In Memory of Peter Thomson

A true titan of the game, a five-time winner of the Open Championship, dies at 88 with Parkinson’s disease in June. One of his final acts for golf was to urge the Hong Kong government to spare the Hong Kong Golf Club’s Old Course in Fanling

Peter Thomson with our Publisher Charles McLaughlin

Thomson, who was the first Australian to win the Open Championship at age 24 and won 84 professional events, returned to the city in 2008 to celebrate the 50th edition of HK Open. HK Golfer’s Alex Jenkins had an interview with the Hall of Fame golfer at Shek O Country Club. Below are some of his forthright opinions on various topics.

ON LINKS GOLF:

“Golf, like sailing, needs wind,” says the man who, in 1965, bested a field which included Nicklaus, Palmer and Player to lift the Claret Jug for the fifth time. “What I don’t really like about the courses the professionals play today is that they’re all the same. You can play one week in America and the next in China, and the conditions are the same. It’s the same type of grass, and they play the same way - too soft. There’s no challenge in that. Links courses, if prepared properly, are firm and bare and the wind is normally a factor. It’s the purest form of the game there is.”

ON MODERN GOLF BALL TECHNOLOGY:

“A lot of skill has been taken out of the game because of the ball and the sheer number of dimples it has now. It isn’t affected by the wind as much, it flies so far, and it’s easy to spin, which makes the short game a bit one dimensional. You don’t often see players running shots up to the flag anymore. Royal Melbourne is the best course we have in Australia, but it’s almost defenceless nowadays. Limit the number of dimples, and you solve the problem. But having said that, it’s hard to argue with the results. The best player is still winning.”

ON SLOW PLAY AND THE LACK OF KNOWLEDGE SURROUNDING THE RULES:

“We used to take three hours and 15 minutes when playing in three balls,” he remembers. “[Bobby] Locke was accused of being a slow player, but he would take three hours and 20 minutes. Now a player doesn’t even have to know the rules because they’re encouraged to call in rules officials at every turn. We never got into tangles; the players used to watch each other. Rule 6.7, which governs undue delay, should be paramount. If a player says ‘I want a ruling because I don’t know what to do’ then 15 minutes passes before it’s sorted out and he plays his shot. If that isn’t slow play, I don’t know what is.”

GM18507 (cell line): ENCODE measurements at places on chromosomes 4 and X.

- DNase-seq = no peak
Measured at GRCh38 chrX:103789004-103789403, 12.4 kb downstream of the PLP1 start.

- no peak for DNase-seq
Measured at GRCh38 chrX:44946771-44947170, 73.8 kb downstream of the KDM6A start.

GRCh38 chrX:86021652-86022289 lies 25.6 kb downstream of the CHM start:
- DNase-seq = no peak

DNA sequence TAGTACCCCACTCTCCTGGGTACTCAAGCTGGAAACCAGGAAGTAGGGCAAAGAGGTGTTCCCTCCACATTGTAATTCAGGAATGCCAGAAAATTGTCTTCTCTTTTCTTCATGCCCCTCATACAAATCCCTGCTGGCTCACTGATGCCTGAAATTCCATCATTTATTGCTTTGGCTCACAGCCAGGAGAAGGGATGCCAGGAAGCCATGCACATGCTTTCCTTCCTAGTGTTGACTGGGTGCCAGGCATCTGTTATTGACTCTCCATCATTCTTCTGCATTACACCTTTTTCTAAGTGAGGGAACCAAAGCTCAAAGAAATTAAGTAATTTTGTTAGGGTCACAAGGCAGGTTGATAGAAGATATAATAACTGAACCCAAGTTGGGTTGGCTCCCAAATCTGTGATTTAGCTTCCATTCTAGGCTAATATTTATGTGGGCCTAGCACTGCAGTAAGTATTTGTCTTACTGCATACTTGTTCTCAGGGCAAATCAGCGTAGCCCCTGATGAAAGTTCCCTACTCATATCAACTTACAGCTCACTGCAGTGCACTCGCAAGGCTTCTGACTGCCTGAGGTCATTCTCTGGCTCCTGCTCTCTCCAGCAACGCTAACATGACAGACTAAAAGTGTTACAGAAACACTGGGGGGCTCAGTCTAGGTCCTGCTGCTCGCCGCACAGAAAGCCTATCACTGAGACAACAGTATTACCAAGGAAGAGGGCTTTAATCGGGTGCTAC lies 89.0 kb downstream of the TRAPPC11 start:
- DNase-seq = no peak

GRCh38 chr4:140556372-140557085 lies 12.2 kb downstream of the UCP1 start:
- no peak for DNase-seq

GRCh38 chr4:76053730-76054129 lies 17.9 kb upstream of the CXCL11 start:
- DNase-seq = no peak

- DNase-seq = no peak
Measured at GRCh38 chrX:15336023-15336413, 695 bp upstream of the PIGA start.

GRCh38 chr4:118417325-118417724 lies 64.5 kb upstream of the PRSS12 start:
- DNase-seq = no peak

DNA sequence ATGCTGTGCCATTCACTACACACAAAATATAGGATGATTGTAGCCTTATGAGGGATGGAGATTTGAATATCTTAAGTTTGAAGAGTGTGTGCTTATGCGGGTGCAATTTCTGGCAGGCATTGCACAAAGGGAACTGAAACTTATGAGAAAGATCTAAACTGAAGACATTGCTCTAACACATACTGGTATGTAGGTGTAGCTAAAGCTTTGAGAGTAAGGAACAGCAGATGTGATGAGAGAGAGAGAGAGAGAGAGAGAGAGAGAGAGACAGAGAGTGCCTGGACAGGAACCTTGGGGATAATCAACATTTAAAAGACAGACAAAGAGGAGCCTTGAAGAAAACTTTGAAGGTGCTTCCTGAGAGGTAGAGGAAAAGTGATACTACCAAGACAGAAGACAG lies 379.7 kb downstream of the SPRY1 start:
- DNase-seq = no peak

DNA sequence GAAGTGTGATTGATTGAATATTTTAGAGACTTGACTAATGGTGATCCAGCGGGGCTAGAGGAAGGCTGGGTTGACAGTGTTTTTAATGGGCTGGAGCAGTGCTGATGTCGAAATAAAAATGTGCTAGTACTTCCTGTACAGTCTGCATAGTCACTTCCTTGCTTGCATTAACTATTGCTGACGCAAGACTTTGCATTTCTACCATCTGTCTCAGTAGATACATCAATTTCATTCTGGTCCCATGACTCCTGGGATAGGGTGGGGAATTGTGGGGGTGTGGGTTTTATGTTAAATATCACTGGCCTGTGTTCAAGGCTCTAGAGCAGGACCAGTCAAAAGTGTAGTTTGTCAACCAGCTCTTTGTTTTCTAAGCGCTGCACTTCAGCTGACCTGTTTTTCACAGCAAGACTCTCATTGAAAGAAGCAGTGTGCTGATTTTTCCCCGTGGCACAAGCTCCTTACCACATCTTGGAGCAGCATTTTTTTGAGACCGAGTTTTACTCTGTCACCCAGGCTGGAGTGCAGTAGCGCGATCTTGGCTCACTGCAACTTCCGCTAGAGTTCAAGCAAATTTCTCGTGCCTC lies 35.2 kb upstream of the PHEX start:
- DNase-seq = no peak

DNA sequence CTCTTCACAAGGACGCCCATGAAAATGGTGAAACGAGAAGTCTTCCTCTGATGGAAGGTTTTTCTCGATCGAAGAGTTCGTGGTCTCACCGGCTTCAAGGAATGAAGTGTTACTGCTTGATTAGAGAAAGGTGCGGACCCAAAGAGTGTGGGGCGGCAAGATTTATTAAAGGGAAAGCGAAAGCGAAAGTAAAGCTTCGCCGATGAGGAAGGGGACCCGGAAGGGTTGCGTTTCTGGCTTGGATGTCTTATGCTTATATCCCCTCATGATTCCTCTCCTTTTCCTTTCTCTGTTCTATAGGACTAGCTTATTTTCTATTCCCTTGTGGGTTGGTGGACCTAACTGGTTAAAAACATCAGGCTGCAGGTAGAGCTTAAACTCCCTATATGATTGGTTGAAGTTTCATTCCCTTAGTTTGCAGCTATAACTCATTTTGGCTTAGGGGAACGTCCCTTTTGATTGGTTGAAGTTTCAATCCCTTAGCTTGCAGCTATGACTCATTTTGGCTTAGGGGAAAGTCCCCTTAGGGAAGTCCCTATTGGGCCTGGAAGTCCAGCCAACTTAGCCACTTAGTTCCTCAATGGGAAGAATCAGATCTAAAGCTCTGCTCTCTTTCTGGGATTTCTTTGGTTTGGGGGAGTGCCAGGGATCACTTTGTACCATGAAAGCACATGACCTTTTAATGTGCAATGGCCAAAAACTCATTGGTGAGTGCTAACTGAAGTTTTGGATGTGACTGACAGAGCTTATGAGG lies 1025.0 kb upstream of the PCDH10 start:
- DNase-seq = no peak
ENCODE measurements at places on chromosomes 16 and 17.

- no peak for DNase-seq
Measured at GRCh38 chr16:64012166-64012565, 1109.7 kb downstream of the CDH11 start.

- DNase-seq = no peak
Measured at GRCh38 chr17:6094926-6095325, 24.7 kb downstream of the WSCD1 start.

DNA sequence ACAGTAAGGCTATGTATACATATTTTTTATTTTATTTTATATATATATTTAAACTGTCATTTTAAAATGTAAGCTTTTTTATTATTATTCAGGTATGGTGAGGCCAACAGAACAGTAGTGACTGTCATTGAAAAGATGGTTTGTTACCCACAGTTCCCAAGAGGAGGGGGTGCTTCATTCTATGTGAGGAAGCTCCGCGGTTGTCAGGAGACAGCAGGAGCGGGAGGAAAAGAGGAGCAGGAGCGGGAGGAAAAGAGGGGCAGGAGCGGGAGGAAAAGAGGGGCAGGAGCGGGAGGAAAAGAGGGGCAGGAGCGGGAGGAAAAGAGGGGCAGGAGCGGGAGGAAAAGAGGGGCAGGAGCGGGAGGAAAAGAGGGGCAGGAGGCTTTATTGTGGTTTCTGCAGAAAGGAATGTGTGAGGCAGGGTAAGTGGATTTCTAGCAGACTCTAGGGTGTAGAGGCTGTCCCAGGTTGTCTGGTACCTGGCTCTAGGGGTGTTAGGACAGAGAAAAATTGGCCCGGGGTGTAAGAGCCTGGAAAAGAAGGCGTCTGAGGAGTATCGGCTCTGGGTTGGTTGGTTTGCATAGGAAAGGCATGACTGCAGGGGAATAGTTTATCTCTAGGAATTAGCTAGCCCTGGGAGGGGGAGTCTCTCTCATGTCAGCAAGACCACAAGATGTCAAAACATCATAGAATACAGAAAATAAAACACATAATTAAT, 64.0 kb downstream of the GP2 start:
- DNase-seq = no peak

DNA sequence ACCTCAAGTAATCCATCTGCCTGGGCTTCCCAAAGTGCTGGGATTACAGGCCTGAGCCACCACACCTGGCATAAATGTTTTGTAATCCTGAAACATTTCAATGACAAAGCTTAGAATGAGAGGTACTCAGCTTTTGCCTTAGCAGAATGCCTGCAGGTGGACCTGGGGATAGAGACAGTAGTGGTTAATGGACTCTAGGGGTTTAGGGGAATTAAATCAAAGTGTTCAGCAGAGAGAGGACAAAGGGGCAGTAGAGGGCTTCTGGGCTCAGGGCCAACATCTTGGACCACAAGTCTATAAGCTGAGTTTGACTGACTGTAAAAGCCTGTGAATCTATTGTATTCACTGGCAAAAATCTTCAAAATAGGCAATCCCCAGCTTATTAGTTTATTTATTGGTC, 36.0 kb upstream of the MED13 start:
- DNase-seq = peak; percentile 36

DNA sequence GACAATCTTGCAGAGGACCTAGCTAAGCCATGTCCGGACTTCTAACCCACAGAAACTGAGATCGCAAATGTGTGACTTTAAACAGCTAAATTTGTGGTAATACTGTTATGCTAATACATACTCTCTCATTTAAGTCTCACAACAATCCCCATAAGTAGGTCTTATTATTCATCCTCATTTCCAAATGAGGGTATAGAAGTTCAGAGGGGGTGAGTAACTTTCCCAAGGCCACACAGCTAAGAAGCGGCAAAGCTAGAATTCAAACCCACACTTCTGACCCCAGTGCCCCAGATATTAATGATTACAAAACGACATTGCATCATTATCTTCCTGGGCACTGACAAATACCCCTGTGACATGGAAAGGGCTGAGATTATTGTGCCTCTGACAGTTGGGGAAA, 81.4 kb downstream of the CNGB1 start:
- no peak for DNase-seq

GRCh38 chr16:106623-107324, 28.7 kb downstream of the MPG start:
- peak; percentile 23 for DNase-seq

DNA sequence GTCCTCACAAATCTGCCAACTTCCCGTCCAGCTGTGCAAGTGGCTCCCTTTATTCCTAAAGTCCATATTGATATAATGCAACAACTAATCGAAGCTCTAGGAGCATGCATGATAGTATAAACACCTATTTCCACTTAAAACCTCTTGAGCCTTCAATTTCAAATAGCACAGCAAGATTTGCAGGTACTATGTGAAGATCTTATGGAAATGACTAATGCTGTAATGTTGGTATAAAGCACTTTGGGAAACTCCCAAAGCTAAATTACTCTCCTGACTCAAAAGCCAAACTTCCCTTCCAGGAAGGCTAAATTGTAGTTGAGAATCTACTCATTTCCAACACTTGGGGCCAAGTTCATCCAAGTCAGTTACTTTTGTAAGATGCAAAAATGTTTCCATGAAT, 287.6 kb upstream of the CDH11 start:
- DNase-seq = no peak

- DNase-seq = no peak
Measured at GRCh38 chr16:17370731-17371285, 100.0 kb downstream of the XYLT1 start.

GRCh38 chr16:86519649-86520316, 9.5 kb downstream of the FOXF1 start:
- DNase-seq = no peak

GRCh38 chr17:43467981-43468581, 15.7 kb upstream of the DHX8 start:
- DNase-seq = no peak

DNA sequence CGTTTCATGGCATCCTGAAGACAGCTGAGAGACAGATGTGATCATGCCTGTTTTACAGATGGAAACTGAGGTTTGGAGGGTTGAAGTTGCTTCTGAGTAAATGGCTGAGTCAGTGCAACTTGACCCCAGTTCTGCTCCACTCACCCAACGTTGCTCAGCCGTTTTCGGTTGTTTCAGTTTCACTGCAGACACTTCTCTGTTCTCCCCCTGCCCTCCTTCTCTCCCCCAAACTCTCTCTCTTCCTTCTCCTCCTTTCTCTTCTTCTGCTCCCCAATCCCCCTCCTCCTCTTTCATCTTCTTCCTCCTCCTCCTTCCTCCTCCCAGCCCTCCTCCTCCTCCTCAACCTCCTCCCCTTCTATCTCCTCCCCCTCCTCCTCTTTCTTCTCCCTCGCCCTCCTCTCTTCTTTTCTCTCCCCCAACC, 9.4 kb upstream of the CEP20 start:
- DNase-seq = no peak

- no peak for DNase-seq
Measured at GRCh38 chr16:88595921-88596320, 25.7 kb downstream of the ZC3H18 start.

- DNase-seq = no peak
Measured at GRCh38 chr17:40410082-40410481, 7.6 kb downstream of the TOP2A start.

ON THE IMPORTANCE OF RHYTHM:

“[Sam] Snead was the best. I used to love watching him play. He was incredibly fit, too. People talk about how fit Tiger Woods is, but Snead was just as fit and incredibly flexible as well.”

Thomson scored his first victory as a pro in 1950 when he captured the first of his nine New Zealand Open championships. He was among four golfers with five British Open triumphs, and a total exceeded only by Harry Vardon’s six.

His only victory on the regular PGA Tour came in 1956 at the Texas International Open. He was fourth in the 1956 U.S. Open and fifth in the 1957 Masters. He never played in the U.S. PGA Championship.

Thomson had largely forsaken competitive golf by the late 1970s in favour of designing courses and making a foray into politics. He narrowly lost a bid for a seat in the Victoria State Parliament in Australia in 1982.

However, America’s Senior Tour (now the Champions Tour), which began play in 1980, provided a new and lucrative challenge. Thomson won the U.S. PGA Seniors Championship in 1984. His nine senior victories in 1985, a single-season mark matched only by Hale Irwin 12 years later, put him atop the year’s earnings list with $386,000 in prize money, a record at the time.

Thomson was the nonplaying captain of the international team that defeated the United States in the 1998 Presidents Cup at the Royal Melbourne Golf Club, and he was captain in its losing efforts in 1996 and 2000. He was president of the Australian P.G.A. from 1962 to 1994 and was inducted into the World Golf Hall of Fame in 1988.

In his later years, he concentrated on international golf course design as a director of Thomson, Perrett & Lobb (now Thomson Perrett).

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